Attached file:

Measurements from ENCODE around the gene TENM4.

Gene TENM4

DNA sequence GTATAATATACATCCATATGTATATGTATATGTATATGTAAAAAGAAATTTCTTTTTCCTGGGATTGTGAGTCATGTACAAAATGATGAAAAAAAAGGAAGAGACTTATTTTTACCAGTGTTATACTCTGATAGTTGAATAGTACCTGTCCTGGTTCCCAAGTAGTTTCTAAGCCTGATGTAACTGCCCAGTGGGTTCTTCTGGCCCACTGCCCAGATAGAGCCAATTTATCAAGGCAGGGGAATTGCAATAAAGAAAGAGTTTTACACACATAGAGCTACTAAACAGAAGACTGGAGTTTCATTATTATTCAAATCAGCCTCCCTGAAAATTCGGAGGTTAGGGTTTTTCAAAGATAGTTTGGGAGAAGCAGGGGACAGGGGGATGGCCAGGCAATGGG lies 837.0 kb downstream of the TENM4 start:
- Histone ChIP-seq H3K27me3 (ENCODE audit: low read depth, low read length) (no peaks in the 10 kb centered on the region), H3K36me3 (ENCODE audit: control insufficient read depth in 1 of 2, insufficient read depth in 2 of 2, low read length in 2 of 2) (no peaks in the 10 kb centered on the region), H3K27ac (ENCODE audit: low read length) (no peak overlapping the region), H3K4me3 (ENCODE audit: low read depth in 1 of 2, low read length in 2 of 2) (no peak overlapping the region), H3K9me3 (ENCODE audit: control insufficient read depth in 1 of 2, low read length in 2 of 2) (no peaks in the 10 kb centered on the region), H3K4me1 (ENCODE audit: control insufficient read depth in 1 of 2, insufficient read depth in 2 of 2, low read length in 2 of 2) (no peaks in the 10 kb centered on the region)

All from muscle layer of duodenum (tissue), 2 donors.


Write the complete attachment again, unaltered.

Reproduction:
Measurements from ENCODE around the gene TENM4.

Gene TENM4

DNA sequence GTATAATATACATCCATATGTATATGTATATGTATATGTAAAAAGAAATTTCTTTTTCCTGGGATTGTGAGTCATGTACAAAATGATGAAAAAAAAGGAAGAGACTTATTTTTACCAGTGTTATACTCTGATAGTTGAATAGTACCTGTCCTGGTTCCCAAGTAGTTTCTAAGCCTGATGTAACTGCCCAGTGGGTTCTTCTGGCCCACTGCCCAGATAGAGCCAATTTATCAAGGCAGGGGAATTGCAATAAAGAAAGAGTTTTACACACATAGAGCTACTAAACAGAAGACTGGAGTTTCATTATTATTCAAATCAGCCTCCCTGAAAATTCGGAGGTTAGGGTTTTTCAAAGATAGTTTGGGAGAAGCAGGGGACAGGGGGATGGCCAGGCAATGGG lies 837.0 kb downstream of the TENM4 start:
- Histone ChIP-seq H3K27me3 (ENCODE audit: low read depth, low read length) (no peaks in the 10 kb centered on the region), H3K36me3 (ENCODE audit: control insufficient read depth in 1 of 2, insufficient read depth in 2 of 2, low read length in 2 of 2) (no peaks in the 10 kb centered on the region), H3K27ac (ENCODE audit: low read length) (no peak overlapping the region), H3K4me3 (ENCODE audit: low read depth in 1 of 2, low read length in 2 of 2) (no peak overlapping the region), H3K9me3 (ENCODE audit: control insufficient read depth in 1 of 2, low read length in 2 of 2) (no peaks in the 10 kb centered on the region), H3K4me1 (ENCODE audit: control insufficient read depth in 1 of 2, insufficient read depth in 2 of 2, low read length in 2 of 2) (no peaks in the 10 kb centered on the region)

All from muscle layer of duodenum (tissue), 2 donors.